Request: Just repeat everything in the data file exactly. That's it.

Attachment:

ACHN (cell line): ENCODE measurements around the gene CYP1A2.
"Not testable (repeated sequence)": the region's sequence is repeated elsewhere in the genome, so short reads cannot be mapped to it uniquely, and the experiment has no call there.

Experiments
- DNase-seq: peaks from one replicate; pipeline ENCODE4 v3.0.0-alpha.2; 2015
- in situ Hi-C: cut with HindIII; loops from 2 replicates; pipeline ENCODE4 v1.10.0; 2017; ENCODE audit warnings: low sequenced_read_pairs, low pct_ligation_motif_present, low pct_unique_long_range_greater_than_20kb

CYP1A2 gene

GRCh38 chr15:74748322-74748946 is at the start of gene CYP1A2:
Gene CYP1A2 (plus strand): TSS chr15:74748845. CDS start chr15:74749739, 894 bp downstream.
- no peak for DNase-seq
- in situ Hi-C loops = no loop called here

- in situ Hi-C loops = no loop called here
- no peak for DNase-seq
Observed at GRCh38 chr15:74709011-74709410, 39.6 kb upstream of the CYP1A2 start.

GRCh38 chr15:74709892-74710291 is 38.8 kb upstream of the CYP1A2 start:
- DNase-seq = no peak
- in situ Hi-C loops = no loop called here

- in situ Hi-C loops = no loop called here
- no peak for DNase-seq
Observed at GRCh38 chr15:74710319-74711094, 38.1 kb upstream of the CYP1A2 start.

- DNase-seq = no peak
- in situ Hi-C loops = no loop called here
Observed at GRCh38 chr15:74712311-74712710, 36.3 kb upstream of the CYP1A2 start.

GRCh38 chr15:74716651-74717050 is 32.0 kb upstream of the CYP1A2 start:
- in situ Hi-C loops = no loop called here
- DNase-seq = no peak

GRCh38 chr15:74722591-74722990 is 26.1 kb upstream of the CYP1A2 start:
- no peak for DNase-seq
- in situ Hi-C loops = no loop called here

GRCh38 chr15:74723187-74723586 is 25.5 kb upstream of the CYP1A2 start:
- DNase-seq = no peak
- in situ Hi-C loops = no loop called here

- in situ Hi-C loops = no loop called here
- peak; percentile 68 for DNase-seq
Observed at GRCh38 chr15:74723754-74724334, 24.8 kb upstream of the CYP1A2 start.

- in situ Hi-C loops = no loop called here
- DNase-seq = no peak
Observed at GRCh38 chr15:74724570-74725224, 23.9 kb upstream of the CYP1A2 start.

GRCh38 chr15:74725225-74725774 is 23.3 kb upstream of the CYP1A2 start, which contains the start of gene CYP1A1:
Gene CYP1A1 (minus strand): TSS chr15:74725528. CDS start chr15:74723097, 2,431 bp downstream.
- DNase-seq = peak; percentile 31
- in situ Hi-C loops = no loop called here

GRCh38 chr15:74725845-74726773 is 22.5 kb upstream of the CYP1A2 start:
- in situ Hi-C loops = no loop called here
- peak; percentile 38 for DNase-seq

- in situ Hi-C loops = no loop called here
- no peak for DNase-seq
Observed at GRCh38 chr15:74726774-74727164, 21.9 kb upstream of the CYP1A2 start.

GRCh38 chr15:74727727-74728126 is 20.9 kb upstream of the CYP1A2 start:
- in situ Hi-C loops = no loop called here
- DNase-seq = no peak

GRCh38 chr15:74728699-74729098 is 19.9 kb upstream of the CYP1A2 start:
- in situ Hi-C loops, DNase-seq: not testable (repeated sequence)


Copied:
ACHN (cell line): ENCODE measurements around the gene CYP1A2.
"Not testable (repeated sequence)": the region's sequence is repeated elsewhere in the genome, so short reads cannot be mapped to it uniquely, and the experiment has no call there.

Experiments
- DNase-seq: peaks from one replicate; pipeline ENCODE4 v3.0.0-alpha.2; 2015
- in situ Hi-C: cut with HindIII; loops from 2 replicates; pipeline ENCODE4 v1.10.0; 2017; ENCODE audit warnings: low sequenced_read_pairs, low pct_ligation_motif_present, low pct_unique_long_range_greater_than_20kb

CYP1A2 gene

GRCh38 chr15:74748322-74748946 is at the start of gene CYP1A2:
Gene CYP1A2 (plus strand): TSS chr15:74748845. CDS start chr15:74749739, 894 bp downstream.
- no peak for DNase-seq
- in situ Hi-C loops = no loop called here

- in situ Hi-C loops = no loop called here
- no peak for DNase-seq
Observed at GRCh38 chr15:74709011-74709410, 39.6 kb upstream of the CYP1A2 start.

GRCh38 chr15:74709892-74710291 is 38.8 kb upstream of the CYP1A2 start:
- DNase-seq = no peak
- in situ Hi-C loops = no loop called here

- in situ Hi-C loops = no loop called here
- no peak for DNase-seq
Observed at GRCh38 chr15:74710319-74711094, 38.1 kb upstream of the CYP1A2 start.

- DNase-seq = no peak
- in situ Hi-C loops = no loop called here
Observed at GRCh38 chr15:74712311-74712710, 36.3 kb upstream of the CYP1A2 start.

GRCh38 chr15:74716651-74717050 is 32.0 kb upstream of the CYP1A2 start:
- in situ Hi-C loops = no loop called here
- DNase-seq = no peak

GRCh38 chr15:74722591-74722990 is 26.1 kb upstream of the CYP1A2 start:
- no peak for DNase-seq
- in situ Hi-C loops = no loop called here

GRCh38 chr15:74723187-74723586 is 25.5 kb upstream of the CYP1A2 start:
- DNase-seq = no peak
- in situ Hi-C loops = no loop called here

- in situ Hi-C loops = no loop called here
- peak; percentile 68 for DNase-seq
Observed at GRCh38 chr15:74723754-74724334, 24.8 kb upstream of the CYP1A2 start.

- in situ Hi-C loops = no loop called here
- DNase-seq = no peak
Observed at GRCh38 chr15:74724570-74725224, 23.9 kb upstream of the CYP1A2 start.

GRCh38 chr15:74725225-74725774 is 23.3 kb upstream of the CYP1A2 start, which contains the start of gene CYP1A1:
Gene CYP1A1 (minus strand): TSS chr15:74725528. CDS start chr15:74723097, 2,431 bp downstream.
- DNase-seq = peak; percentile 31
- in situ Hi-C loops = no loop called here

GRCh38 chr15:74725845-74726773 is 22.5 kb upstream of the CYP1A2 start:
- in situ Hi-C loops = no loop called here
- peak; percentile 38 for DNase-seq

- in situ Hi-C loops = no loop called here
- no peak for DNase-seq
Observed at GRCh38 chr15:74726774-74727164, 21.9 kb upstream of the CYP1A2 start.

GRCh38 chr15:74727727-74728126 is 20.9 kb upstream of the CYP1A2 start:
- in situ Hi-C loops = no loop called here
- DNase-seq = no peak

GRCh38 chr15:74728699-74729098 is 19.9 kb upstream of the CYP1A2 start:
- in situ Hi-C loops, DNase-seq: not testable (repeated sequence)